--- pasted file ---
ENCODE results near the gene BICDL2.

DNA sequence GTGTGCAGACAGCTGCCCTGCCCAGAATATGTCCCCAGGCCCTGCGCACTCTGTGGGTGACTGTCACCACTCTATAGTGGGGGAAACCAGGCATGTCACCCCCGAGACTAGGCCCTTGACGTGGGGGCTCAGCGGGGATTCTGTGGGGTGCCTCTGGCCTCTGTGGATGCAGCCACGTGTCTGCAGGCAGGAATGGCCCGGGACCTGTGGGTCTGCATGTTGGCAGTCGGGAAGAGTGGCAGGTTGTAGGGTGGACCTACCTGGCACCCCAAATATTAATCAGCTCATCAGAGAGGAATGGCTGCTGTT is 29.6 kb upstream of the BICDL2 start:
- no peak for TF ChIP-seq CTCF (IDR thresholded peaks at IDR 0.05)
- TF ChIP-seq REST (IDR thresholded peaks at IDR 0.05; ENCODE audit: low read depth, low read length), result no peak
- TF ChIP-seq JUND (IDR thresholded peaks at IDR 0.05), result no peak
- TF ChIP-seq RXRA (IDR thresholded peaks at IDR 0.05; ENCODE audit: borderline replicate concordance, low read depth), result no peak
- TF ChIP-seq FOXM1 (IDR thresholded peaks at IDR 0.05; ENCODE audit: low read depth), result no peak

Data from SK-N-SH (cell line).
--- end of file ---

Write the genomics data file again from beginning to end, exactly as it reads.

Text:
ENCODE results near the gene BICDL2.

DNA sequence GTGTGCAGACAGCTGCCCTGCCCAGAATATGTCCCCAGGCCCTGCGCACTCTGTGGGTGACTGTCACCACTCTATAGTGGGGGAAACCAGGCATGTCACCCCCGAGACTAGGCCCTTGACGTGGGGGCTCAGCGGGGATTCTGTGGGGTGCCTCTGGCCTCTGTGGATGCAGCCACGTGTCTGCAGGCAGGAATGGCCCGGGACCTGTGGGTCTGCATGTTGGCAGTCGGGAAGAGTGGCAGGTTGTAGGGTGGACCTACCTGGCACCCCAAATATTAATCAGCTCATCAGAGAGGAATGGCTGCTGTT is 29.6 kb upstream of the BICDL2 start:
- no peak for TF ChIP-seq CTCF (IDR thresholded peaks at IDR 0.05)
- TF ChIP-seq REST (IDR thresholded peaks at IDR 0.05; ENCODE audit: low read depth, low read length), result no peak
- TF ChIP-seq JUND (IDR thresholded peaks at IDR 0.05), result no peak
- TF ChIP-seq RXRA (IDR thresholded peaks at IDR 0.05; ENCODE audit: borderline replicate concordance, low read depth), result no peak
- TF ChIP-seq FOXM1 (IDR thresholded peaks at IDR 0.05; ENCODE audit: low read depth), result no peak

Data from SK-N-SH (cell line).